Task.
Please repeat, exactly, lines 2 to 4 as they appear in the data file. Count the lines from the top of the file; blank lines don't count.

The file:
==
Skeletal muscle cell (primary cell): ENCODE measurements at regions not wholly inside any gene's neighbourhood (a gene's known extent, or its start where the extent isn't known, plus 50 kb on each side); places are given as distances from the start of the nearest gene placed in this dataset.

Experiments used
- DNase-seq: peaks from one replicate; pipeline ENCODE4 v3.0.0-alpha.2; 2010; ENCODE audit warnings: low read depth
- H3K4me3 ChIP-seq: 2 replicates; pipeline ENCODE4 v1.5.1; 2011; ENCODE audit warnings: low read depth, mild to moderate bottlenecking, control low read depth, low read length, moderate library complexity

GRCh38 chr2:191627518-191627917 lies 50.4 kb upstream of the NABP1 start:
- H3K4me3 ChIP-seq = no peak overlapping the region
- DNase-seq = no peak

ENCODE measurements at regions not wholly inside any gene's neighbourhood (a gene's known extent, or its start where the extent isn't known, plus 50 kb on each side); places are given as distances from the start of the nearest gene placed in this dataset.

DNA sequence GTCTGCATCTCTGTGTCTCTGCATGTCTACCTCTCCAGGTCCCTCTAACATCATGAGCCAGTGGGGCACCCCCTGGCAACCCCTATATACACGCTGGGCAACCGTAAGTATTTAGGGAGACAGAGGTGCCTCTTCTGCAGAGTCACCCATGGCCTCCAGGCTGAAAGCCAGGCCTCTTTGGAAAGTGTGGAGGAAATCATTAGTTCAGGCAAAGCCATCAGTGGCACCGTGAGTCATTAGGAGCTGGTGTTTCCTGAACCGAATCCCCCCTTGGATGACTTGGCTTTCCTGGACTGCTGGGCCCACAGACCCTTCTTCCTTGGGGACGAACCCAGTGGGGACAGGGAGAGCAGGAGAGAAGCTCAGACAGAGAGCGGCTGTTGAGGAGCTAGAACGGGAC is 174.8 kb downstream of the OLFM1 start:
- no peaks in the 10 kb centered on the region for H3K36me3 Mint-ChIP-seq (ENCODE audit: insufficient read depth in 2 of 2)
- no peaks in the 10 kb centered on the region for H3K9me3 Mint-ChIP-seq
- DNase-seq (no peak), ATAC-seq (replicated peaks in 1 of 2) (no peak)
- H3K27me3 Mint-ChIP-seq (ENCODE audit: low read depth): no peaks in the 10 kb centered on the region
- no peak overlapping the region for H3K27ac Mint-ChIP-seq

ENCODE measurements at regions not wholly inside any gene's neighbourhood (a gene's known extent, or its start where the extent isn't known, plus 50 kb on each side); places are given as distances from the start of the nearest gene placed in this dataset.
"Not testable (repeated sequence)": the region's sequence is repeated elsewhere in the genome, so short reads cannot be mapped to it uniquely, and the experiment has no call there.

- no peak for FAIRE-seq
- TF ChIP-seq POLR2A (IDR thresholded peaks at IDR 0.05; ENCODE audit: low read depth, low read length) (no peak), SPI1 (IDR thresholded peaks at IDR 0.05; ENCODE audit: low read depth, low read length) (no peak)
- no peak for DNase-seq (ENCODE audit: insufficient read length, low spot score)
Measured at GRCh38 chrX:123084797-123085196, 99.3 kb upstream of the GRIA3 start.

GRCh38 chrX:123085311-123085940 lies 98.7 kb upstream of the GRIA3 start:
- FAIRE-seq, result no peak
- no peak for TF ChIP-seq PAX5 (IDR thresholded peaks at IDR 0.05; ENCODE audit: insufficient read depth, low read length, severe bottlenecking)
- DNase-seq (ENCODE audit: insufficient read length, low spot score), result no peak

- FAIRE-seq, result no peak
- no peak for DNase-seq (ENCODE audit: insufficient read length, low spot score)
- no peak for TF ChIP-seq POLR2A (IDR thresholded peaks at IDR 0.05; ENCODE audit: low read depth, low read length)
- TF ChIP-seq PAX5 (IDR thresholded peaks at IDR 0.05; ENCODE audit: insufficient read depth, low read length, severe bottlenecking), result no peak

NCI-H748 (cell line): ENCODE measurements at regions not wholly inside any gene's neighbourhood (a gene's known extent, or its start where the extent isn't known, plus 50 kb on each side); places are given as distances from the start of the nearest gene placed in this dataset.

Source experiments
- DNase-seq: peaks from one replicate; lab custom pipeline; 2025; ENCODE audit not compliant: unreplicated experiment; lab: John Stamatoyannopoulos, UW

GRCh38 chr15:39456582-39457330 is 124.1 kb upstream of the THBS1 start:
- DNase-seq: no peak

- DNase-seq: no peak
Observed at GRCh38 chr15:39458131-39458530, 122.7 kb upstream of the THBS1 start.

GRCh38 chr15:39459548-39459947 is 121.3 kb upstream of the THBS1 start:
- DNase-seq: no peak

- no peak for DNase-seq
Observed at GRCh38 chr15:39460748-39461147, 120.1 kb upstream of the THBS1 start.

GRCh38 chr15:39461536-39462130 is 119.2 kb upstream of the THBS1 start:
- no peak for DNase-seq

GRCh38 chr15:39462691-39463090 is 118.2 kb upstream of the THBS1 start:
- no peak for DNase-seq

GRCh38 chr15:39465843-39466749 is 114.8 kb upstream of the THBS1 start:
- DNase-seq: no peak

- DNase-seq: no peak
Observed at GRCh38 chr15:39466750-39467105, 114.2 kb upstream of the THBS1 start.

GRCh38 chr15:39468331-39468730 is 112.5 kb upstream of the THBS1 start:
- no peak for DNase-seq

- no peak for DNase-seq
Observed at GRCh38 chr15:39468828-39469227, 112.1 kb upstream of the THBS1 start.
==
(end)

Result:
Experiments used
- DNase-seq: peaks from one replicate; pipeline ENCODE4 v3.0.0-alpha.2; 2010; ENCODE audit warnings: low read depth
- H3K4me3 ChIP-seq: 2 replicates; pipeline ENCODE4 v1.5.1; 2011; ENCODE audit warnings: low read depth, mild to moderate bottlenecking, control low read depth, low read length, moderate library complexity